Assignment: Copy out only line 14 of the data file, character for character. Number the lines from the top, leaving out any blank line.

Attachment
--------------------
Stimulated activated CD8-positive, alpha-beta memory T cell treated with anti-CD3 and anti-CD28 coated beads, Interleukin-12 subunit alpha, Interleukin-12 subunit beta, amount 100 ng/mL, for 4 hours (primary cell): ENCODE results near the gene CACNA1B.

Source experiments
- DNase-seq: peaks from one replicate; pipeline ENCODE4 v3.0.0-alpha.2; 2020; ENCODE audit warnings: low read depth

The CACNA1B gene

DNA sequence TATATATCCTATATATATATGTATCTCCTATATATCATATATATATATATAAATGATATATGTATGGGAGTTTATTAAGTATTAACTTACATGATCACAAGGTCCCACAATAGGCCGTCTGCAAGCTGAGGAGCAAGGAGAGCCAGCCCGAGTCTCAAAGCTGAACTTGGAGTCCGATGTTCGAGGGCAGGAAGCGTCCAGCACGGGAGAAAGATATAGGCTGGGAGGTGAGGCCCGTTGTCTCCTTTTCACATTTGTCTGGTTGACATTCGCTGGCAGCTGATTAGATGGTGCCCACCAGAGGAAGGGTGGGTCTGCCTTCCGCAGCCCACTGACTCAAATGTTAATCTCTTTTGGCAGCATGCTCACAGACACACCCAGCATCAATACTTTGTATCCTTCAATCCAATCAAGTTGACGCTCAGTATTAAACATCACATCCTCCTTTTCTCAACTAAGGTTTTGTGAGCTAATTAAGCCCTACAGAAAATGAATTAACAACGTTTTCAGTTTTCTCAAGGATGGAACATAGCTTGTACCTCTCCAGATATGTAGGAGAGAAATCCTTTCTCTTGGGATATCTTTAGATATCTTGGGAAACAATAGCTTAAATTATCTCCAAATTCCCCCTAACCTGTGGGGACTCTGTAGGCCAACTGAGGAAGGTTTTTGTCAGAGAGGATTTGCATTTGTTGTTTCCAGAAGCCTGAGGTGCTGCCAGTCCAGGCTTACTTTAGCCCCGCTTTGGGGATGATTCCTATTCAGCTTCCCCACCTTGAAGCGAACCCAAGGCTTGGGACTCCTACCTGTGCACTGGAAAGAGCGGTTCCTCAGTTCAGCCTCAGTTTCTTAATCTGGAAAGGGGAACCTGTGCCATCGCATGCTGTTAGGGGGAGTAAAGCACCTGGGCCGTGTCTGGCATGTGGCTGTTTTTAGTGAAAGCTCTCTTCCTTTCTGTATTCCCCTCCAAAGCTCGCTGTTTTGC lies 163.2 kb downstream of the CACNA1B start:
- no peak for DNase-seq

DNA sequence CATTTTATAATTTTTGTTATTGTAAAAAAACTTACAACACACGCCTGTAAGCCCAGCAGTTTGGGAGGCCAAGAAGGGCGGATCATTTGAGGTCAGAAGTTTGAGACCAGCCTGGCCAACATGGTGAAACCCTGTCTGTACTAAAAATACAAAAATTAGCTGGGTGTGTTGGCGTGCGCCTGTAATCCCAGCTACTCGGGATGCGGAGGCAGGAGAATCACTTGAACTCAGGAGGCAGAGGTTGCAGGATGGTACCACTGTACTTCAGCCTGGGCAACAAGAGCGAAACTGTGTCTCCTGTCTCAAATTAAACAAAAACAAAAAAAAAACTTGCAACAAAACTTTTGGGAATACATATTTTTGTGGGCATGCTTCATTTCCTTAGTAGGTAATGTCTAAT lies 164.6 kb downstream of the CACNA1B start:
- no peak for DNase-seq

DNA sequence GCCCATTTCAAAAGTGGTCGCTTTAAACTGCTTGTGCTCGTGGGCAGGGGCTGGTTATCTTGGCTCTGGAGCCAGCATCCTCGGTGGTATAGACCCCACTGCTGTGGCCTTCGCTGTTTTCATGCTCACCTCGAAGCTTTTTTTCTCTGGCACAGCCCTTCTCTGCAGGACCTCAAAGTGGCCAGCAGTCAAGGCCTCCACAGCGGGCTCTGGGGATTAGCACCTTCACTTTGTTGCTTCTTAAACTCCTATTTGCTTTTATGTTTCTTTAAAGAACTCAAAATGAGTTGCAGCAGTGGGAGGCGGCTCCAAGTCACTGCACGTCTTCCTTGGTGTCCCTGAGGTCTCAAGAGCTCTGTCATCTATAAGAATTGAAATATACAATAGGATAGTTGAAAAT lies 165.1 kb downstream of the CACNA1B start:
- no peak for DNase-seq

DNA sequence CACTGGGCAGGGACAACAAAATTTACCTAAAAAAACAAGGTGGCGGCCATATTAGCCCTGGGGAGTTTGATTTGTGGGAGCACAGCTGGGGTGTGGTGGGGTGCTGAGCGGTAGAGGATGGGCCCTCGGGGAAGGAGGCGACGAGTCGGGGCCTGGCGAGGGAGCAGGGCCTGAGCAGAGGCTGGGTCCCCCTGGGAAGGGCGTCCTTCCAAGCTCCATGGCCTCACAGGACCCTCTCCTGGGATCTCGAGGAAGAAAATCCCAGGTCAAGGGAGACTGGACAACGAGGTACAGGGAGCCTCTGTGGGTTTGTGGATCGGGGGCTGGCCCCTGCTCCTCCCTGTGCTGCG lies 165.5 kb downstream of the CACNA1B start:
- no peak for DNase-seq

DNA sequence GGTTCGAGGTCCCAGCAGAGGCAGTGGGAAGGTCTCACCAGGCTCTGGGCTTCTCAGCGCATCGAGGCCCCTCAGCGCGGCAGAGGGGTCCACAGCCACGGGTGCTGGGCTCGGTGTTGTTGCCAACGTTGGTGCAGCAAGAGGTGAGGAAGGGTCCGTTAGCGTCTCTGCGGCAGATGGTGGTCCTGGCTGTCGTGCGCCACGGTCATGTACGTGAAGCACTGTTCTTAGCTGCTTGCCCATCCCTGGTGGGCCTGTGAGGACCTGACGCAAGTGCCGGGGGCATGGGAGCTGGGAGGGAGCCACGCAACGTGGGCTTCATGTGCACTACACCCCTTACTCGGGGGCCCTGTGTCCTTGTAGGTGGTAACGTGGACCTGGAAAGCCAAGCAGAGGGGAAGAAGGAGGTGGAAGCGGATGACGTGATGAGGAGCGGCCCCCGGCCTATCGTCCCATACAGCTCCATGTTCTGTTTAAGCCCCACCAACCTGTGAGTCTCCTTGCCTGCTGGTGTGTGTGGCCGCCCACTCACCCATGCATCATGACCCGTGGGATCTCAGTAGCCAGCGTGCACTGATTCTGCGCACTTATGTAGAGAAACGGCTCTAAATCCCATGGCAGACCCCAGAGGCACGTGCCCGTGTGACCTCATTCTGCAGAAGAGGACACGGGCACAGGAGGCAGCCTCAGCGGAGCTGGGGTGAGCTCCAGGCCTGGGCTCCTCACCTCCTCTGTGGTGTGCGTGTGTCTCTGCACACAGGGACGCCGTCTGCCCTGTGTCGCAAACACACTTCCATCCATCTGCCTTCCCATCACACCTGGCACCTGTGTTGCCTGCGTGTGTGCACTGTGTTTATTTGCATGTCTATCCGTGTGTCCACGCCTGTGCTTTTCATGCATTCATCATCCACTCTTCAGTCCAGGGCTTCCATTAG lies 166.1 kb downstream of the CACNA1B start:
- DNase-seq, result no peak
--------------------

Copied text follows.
- DNase-seq, result no peak